Online Library of Selected Images:
-- U.S. NAVY SHIPS --

USS Bainbridge (Destroyer # 1), 1902-1920

USS Bainbridge, a 420-ton destroyer that was the first of her class, and the first ship classified as a destroyer by the U.S. Navy, was built at Philadelphia, Pennsylvania. Commissioned in November 1902, she remained in reserve status until February 1903 and then operated with the North Atlantic Fleet. In December 1903 Bainbridge left the United States on a long voyage to the Philippines. Accompanied by four of her sister destroyers, she steamed across the Atlantic, transited the Mediterranean, passed through the Suez Canal and crossed the Indian Ocean, arriving at Cavite, near Manila, in April 1904. She served in the Far East for the next thirteen years, mainly in the Philippine Islands and along the China coast.

Bainbridge left Asian waters in August 1917 to reinforce the U.S. Navy's battle against the German U-Boats in the eastern Atlantic. Between September 1917 and mid-1918 the destroyer operated in the vicinity of Gibraltar, escorting convoys and conducting patrols. She steamed across the Atlantic to Charleston, South Carolina, in July 1918 and spent the rest of World War I, and the early post-war months, serving along the U.S. East Coast. Decommissioned at the Philadelphia Navy Yard in July 1919, USS Bainbridge was sold for scrapping in early January 1920.

USS Bainbridge was named in honor of Commodore William Bainbridge (1774-1833), one of the leading figures of the early 19th Century U.S. Navy.

This page features, and provides links to, all the views we have related to USS Bainbridge (Destroyer # 1).

For other images related to USS Bainbridge, see:

Photo #: 19-N-13135

USS Bainbridge (Destroyer # 1)

Fitting out at the Neafie & Levy Ship & Engine Building Company shipyard, circa June-November 1902.
USS Denver (Cruiser # 14) is at right, also fitting out.

Photograph from the Bureau of Ships Collection in the U.S. National Archives.

Online Image: 100KB; 600 x 765 pixels

Reproductions may also be available through the National Archives.

 
Photo #: NH 69702

USS Bainbridge (Destroyer # 1)

Underway in Subic Bay, Philippines, about sixty miles up the coast from Manila, 1915. She was returning from outside Subic Bay, where she had been participating in target practice.
Photographed by Seaman Arthur B. Furnas, who was stationed on board USS Yorktown (Gunboat # 1), Flagship of the Asiatic Fleet.

Courtesy of Arthur B. Furnas, 1969.

U.S. Naval History and Heritage Command Photograph.

Online Image: 78KB; 740 x 600 pixels

 
Photo #: NH 68868

USS Bainbridge (Destroyer # 1)

Steaming in Subic Bay, Philippines, about sixty miles up the coast from Manila, 1915. She was returning from outside Subic Bay, where she had been participating in target practice.
Photographed by Seaman Arthur B. Furnas, who was stationed on board USS Yorktown (Gunboat # 1), Flagship of the Asiatic Fleet.

Courtesy of Donald M. McPherson, 1969.

U.S. Naval History and Heritage Command Photograph.

Online Image: 61KB; 740 x 595 pixels

 
Photo #: NH 88544

USS Bainbridge (Destroyer # 1)

In an Asiatic port, circa 1915-1916.

Collection of C.A. Shively, 1978.

U.S. Naval History and Heritage Command Photograph.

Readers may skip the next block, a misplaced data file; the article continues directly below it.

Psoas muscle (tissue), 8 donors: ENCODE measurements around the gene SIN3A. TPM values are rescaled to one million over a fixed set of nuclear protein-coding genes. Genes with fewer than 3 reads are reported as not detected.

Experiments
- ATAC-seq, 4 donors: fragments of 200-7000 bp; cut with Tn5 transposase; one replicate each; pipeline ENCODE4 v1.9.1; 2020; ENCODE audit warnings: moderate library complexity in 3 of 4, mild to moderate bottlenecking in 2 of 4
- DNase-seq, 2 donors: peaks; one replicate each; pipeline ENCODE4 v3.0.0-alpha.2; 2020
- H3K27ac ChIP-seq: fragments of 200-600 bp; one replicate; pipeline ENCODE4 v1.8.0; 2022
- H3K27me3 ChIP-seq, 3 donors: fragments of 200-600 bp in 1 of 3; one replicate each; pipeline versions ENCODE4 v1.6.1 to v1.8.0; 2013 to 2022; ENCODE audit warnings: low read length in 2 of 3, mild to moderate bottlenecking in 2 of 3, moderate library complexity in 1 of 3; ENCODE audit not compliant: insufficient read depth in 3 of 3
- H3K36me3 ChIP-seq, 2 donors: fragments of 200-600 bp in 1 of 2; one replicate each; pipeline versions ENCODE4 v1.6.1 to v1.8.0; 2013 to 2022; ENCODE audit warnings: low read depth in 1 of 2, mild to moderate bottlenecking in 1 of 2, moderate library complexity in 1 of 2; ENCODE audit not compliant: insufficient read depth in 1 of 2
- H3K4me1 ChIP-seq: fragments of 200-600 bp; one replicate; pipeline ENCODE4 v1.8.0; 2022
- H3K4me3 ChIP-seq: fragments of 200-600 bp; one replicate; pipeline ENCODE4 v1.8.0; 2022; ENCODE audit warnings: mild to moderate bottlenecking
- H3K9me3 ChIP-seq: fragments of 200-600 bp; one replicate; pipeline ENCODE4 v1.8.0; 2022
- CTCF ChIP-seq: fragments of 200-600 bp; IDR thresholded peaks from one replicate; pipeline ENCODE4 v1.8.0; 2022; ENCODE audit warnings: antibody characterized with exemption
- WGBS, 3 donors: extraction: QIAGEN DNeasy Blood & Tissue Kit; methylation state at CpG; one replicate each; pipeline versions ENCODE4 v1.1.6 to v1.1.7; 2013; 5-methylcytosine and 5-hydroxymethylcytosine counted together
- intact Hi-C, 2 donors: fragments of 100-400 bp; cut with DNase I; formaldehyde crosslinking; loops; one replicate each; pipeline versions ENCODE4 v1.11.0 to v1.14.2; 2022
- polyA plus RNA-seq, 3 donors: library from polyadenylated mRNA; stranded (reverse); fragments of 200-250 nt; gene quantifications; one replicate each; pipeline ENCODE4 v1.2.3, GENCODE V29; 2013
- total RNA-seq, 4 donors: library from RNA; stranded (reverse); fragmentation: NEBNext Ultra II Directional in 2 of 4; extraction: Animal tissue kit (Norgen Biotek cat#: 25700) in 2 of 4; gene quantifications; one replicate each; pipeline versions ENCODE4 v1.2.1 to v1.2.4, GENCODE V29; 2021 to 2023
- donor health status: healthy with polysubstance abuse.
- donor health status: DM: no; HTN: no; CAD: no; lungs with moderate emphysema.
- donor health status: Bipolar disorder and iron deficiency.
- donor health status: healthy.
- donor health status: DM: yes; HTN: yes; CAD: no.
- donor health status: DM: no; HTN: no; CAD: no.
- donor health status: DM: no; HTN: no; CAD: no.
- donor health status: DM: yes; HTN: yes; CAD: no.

Online Image: 51KB; 740 x 440 pixels

 
Photo #: NH 88545

USS Bainbridge (Destroyer # 1)

Moored in Asiatic waters, circa 1915-1916.

Collection of C.A. Shively, 1978.

U.S. Naval History and Heritage Command Photograph.

Online Image: 43KB; 740 x 470 pixels

 
Photo #: NH 88587

Asiatic Fleet warships off Chefoo, China, circa 1914-1916

Ships present are (from left to right):
USS Galveston (Cruiser # 17);
USS Bainbridge (Destroyer # 1); and
USS Saratoga (Armored Cruiser # 2).

Collection of C.A. Shively, 1978.

U.S. Naval History and Heritage Command Photograph.

Online Image: 117KB; 740 x 560 pixels

 
Photo #: NH 88559

Olongapo Naval Station, Philippines

View of the waterfront, circa 1914-1916.
Ships present are (from left to right):
USS Monadnock (Monitor # 3);
USS Monterey (Monitor # 6);
USS Bainbridge (Destroyer # 1);
USS Decatur (Destroyer # 5);
USS Pampanga (1899-1928); and
USS Piscataqua (1898-1931).

Collection of C.A. Shively, 1978.

U.S. Naval History and Heritage Command Photograph.

Online Image: 71KB; 740 x 455 pixels

 
Photo #: NH 56311

USS Bainbridge (Destroyer # 1)

At sea, bound from Gibraltar to Charleston, South Carolina, in July 1918.

Courtesy of the Naval Historical Foundation. Collection of Fred C. Iverson, 1957.

U.S. Naval History and Heritage Command Photograph.

Online Image: 88KB; 740 x 490 pixels

 


The following photograph shows a ship that MAY be USS Bainbridge (Destroyer # 1):

Photo #: NH 54426

Bainbridge Class Destroyer

Coaling from the beach in the Philippine Islands.
This destroyer is either USS Bainbridge (Destroyer # 1), USS Barry (Destroyer # 2) or USS Chauncey (Destroyer # 3).
The donor's original caption, which incorrectly identifies the ship as USS Decatur (Destroyer # 5), reads: "...coaling from the beach near Zamboanga, P.I., 1916. Mooring lines are tied to old stock anchors on the beach. The coal was carried aboard in baskets on a pole by two natives. This was Pocahontas coal from West. Va. The rest of the Asiatic Fleet used Japanese coal."

Courtesy of the Naval Historical Foundation. Fred Iverson collection.

U.S. Naval History and Heritage Command Photograph.

Online Image: 82KB; 740 x 495 pixels

 

For other images related to USS Bainbridge, see:


For higher resolution images see: Obtaining Photographic Reproductions

To the best of our knowledge, the pictures referenced here are all in the Public Domain, and can therefore be freely downloaded and used for any purpose.



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